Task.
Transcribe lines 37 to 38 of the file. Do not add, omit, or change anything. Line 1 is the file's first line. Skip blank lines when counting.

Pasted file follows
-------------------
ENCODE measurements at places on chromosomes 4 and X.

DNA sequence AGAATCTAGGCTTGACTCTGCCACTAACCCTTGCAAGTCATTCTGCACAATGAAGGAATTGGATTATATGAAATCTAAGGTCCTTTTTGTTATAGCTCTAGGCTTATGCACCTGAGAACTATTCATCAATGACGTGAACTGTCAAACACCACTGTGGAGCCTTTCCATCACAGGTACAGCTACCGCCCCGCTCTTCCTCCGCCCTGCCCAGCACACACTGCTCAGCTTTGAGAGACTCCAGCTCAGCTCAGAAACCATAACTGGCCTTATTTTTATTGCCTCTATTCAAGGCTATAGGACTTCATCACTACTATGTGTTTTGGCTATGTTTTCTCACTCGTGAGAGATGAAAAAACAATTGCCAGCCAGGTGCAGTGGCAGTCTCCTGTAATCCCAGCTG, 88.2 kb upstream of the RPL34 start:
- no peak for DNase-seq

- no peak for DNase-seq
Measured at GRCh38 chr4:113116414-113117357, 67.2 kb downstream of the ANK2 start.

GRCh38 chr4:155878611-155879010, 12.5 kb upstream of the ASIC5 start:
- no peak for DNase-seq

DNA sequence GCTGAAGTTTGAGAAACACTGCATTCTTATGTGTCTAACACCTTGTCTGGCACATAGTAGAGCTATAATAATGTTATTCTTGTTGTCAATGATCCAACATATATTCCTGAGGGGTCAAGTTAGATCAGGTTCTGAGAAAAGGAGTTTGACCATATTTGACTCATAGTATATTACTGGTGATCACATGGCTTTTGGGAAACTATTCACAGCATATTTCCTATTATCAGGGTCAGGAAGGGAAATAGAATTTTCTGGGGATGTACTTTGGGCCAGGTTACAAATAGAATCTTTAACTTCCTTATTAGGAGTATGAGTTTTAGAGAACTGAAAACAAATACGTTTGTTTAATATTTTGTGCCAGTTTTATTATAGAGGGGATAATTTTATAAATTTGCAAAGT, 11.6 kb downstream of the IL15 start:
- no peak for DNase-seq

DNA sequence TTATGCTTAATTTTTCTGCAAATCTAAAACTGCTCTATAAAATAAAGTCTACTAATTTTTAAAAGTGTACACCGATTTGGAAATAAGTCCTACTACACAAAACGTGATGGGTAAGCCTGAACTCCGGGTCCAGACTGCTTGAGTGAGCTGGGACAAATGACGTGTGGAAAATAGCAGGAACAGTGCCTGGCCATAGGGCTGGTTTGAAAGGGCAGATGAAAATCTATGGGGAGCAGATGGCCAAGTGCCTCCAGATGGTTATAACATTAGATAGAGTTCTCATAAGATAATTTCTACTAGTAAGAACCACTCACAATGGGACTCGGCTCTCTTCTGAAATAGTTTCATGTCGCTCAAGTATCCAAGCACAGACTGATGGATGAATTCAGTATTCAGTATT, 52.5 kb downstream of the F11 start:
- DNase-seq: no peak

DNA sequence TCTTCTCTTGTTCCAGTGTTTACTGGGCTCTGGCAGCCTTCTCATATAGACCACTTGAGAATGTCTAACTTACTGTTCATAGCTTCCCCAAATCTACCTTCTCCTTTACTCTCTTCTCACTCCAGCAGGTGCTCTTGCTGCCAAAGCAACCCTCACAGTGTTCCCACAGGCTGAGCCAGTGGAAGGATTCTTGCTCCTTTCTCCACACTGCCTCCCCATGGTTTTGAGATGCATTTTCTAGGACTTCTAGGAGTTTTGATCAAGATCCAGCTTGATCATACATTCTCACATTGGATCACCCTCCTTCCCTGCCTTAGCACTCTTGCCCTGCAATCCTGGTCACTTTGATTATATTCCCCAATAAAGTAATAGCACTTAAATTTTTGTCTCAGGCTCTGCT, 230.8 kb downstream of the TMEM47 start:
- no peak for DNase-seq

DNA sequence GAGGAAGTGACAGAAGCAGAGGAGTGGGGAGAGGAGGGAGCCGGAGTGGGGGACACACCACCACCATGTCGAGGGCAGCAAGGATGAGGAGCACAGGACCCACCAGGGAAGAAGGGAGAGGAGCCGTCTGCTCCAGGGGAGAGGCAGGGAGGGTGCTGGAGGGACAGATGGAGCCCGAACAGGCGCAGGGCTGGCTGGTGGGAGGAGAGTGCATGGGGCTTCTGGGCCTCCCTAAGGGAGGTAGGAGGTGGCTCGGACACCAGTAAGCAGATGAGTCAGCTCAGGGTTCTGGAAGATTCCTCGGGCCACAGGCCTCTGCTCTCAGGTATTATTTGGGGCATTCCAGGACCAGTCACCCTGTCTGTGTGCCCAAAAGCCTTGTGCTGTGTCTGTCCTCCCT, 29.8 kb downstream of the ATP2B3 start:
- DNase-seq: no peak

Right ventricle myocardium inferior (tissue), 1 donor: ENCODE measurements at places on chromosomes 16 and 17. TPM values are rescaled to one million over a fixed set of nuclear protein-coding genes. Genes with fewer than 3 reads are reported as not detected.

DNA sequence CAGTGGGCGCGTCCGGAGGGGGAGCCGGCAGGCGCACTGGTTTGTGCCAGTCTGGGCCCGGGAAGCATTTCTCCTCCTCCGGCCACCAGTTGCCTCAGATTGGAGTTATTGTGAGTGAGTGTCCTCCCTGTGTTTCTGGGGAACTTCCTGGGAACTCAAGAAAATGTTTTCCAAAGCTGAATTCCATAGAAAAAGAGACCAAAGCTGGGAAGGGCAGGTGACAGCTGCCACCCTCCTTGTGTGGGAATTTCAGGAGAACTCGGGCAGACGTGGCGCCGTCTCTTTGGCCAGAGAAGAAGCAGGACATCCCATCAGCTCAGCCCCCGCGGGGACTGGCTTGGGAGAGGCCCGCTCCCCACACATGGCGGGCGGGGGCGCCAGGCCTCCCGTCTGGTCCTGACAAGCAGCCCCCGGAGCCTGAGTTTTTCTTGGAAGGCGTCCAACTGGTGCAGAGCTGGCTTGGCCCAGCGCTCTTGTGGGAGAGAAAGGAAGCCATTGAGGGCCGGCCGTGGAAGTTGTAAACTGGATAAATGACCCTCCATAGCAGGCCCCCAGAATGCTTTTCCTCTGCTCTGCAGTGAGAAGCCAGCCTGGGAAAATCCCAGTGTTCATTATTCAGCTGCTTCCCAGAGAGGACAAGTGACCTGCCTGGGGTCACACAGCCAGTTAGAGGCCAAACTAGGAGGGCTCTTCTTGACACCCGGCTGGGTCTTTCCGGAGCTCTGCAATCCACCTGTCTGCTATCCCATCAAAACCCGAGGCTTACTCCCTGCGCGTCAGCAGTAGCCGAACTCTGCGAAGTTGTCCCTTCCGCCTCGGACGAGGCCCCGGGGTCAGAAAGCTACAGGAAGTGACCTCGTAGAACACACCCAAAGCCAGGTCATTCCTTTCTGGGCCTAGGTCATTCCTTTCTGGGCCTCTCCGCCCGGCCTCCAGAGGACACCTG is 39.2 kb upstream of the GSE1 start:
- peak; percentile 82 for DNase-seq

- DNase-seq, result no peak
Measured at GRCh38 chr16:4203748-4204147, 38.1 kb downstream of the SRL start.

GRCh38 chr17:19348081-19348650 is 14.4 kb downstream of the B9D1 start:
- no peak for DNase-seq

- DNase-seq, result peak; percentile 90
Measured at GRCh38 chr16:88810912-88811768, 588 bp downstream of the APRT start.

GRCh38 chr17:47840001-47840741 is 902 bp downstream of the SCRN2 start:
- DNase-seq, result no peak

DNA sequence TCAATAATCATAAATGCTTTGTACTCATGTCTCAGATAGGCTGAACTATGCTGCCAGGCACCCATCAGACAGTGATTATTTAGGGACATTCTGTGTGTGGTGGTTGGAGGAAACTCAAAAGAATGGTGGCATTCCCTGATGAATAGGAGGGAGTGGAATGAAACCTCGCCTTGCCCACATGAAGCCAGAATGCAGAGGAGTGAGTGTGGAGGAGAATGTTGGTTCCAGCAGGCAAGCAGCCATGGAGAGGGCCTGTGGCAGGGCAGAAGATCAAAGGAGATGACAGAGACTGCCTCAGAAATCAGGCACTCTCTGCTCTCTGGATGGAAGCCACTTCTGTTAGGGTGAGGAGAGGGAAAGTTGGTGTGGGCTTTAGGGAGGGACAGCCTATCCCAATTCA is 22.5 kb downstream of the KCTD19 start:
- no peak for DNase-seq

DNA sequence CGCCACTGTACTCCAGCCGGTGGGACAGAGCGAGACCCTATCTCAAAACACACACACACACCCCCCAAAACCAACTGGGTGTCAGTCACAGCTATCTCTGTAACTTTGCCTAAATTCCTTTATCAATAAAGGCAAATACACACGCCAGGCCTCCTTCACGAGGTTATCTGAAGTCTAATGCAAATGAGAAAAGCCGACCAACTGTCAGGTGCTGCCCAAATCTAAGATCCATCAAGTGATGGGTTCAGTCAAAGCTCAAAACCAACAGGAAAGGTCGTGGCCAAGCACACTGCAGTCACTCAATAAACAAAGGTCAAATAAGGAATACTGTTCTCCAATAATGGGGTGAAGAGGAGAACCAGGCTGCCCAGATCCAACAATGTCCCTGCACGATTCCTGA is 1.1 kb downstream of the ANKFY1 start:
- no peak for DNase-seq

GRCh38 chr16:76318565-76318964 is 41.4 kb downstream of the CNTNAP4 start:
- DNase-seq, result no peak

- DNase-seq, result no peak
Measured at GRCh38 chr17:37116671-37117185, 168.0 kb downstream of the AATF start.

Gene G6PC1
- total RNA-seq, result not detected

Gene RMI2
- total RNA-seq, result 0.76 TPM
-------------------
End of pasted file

Gene RMI2
- total RNA-seq, result 0.76 TPM